Anthony Neil Wedgwood Benn has passed away at the age of 88. A member of Parliament for decades, Mr. Benn was that rare bird, a politician who would compromise on tactics, strategies and issues but who was perfectly inflexible on principle. His far left views were unwelcome in many places, but Mr. Benn spoke for a part of Britain and the world that rarely gets a hearing, those on the short end of the stick.
That Mr. Benn would go into politics was almost inevitable. His grandfather sat in Commons as a Liberal MP, and his father was also a Liberal member until he crossed the floor to sit with Labour. His dad’s work meant that the younger Mr. Benn met people like David Lloyd George and Mahatma Gandhi. His mother, Margaret Holmes, was a feminist and campaigner for female priests in the Church of England. This was all prior to World War II.
While their politics were radical, Mr. Benn’s parents were quite traditional when it came to raising their boy. He attended Westminster School, where Christopher Wren, John Locke and Edward Gibbon were educated. Mr. Benn tried to hide this in his biographical information due to its upper-crust connections. He read philosophy, politics and economics at Oxford, where he wound up as president of the Oxford Union. He married an American girl, proposing after a 9-day courtship, and went to work at the BBC.
In 1950, he won a by-election and entered the House of Commons. However, the elder Mr. Benn had been created Viscount Stansgate during the War, and Tony Benn’s older brother Michael died during that conflict. As a result, when the first Viscount Stansgate died, Tony Benn was in the awkward position of being a member of the House of Lords, which he called “the British Outer Mongolia for retired politicians.” Peers may not sit in Commons. He was not ready to retire nor move from the animals in Commons to the vegetables in Lords, and he eventually forced a change in the law that allowed peers to give up their titles.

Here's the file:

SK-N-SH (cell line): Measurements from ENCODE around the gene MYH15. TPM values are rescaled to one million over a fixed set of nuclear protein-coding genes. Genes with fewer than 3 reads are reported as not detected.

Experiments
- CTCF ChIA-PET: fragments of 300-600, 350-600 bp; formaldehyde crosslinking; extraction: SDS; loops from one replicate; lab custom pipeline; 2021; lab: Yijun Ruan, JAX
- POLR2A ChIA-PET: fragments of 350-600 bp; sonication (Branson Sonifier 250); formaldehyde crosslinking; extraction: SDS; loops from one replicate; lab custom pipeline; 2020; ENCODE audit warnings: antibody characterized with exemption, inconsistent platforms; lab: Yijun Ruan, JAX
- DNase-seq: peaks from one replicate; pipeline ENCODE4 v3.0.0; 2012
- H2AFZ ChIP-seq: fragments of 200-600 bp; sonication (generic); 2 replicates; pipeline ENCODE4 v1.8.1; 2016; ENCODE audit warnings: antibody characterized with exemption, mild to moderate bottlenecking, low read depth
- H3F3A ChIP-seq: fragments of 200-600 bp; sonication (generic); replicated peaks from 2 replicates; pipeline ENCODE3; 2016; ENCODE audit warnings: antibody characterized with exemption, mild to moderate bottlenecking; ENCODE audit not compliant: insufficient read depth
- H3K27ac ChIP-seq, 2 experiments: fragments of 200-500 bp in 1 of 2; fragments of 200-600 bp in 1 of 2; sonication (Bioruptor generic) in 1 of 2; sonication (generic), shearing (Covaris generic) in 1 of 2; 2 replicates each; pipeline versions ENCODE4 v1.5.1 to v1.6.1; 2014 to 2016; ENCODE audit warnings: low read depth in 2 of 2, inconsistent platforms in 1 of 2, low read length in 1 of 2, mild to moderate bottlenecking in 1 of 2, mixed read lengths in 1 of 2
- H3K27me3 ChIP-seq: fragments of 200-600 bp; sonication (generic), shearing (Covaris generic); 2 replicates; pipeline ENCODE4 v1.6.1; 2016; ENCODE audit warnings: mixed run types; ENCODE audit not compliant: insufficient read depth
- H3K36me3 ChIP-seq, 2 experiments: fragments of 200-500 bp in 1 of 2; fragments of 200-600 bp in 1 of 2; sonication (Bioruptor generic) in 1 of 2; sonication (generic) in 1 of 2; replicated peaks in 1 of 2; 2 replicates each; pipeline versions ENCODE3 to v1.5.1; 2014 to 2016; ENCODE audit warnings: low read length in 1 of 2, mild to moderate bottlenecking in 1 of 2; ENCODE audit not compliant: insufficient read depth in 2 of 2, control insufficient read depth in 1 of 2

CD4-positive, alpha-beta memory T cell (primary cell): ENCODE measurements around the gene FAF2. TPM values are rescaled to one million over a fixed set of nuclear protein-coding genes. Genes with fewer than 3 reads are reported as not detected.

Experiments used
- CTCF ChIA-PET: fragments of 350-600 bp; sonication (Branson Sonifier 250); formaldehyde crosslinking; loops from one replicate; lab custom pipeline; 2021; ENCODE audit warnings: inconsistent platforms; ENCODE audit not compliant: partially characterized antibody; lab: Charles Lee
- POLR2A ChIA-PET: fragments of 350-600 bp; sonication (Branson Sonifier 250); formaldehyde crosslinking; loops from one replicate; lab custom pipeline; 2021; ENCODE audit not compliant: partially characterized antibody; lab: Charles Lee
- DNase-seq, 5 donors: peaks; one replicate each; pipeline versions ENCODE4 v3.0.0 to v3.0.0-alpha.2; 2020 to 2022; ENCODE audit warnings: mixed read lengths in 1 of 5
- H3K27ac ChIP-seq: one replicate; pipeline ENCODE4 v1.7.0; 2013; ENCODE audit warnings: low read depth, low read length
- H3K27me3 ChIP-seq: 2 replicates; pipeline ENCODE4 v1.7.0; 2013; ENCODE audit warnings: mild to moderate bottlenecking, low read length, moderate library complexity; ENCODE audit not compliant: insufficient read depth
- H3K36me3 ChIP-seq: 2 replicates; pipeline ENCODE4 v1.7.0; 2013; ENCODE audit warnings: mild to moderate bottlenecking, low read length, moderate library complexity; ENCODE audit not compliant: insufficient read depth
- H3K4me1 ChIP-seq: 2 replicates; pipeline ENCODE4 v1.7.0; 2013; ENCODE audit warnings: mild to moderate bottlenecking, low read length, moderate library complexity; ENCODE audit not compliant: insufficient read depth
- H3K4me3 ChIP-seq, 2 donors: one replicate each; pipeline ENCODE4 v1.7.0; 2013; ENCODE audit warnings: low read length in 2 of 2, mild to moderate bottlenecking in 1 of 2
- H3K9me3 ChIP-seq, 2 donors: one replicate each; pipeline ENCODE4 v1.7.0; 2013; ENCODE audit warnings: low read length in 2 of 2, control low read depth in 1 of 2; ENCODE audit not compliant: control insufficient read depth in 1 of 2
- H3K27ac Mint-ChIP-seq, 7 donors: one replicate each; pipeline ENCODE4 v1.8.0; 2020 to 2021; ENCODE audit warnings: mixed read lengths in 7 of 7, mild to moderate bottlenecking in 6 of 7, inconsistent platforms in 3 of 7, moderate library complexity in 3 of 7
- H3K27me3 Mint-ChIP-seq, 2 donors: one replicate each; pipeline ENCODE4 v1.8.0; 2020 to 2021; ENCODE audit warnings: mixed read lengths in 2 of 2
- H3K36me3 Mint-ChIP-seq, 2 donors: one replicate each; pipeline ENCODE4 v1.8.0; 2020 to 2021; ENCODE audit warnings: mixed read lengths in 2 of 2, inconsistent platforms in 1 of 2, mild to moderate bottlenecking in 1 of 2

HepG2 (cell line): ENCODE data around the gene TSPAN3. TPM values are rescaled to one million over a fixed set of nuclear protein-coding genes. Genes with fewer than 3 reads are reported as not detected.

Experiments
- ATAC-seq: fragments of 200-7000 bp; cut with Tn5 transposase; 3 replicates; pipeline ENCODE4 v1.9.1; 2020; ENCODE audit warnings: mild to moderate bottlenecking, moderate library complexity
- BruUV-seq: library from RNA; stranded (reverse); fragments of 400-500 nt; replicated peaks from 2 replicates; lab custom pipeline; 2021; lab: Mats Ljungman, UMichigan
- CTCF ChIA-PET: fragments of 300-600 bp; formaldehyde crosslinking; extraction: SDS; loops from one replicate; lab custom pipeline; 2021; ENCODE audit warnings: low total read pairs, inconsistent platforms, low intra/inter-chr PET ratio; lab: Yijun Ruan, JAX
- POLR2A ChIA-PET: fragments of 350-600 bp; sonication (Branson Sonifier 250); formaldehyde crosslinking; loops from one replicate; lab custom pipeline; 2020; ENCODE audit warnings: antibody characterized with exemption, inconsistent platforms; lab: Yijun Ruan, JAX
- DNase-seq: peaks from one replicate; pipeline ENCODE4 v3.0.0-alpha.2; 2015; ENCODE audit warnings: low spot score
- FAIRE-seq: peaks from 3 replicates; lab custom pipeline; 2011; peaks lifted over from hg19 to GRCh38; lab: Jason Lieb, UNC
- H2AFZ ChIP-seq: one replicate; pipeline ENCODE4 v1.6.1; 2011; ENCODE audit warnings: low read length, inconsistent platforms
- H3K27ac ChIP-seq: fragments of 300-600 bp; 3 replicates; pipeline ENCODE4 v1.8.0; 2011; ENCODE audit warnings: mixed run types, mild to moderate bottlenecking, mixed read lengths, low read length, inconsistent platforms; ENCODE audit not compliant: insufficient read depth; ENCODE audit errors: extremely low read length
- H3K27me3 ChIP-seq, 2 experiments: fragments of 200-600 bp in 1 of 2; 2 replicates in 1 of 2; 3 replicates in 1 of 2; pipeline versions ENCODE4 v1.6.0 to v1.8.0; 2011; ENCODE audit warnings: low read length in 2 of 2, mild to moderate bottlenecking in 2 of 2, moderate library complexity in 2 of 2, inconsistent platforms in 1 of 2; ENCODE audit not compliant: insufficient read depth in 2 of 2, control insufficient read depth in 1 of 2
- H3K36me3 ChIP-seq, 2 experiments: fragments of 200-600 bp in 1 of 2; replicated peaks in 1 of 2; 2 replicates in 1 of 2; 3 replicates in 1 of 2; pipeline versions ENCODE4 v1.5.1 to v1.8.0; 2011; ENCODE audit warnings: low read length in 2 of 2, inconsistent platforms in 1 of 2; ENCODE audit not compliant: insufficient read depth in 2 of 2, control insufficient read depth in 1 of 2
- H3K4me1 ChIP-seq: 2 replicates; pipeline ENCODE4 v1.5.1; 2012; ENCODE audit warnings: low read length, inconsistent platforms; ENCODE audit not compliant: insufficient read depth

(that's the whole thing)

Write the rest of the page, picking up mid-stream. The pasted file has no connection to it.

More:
Until the millennium, Mr. Benn sat on the left of the House and of the Labour Party. Yet his ideals and his political pragmatism made him a contradiction in many ways. He supported Sinn Fein and a united Ireland, opposed the Falklands War, and backed the miners strike in 1984. Yet he was also the Transportation Minister responsible for the supersonic passenger plane, Concorde. He was the man who shut down the pirate radio stations that broadcast from off-shore, bringing BBC Radio 1 into being. He pushed for workers’ co-ops to keep struggling businesses afloat; Meriden in the Midlands kept making Triumph motorcycles as a result.
Mr. Benn lost in his attempt to prevent Tony Blair’s New Labour idea from taking over the party. In someways, Bennite solutions had become obsolete. In 2001, he gave up his seat in Parliament, “to spend more time on politics” as he put it. He was president of the anti-Iraq War group Stop the War. After 2001, he was better known as a diarist than politico, but he never stopped being the man the right loved to hate.
“This idea that politics is all about charisma and spin is rubbish,” he once said. “It is trust that matters.” And another Bennism, “The only things I would feel ashamed of would be if I had said things I hadn’t believed in order to get on. Some politicians do do that.” Note the use of the conditional.
Tony Benn was wrong about a great many things in his career. He was also a patriotic Briton who cared deeply about his nation and devoted his life to making it a better place as he defined it. The UK could do with more of those.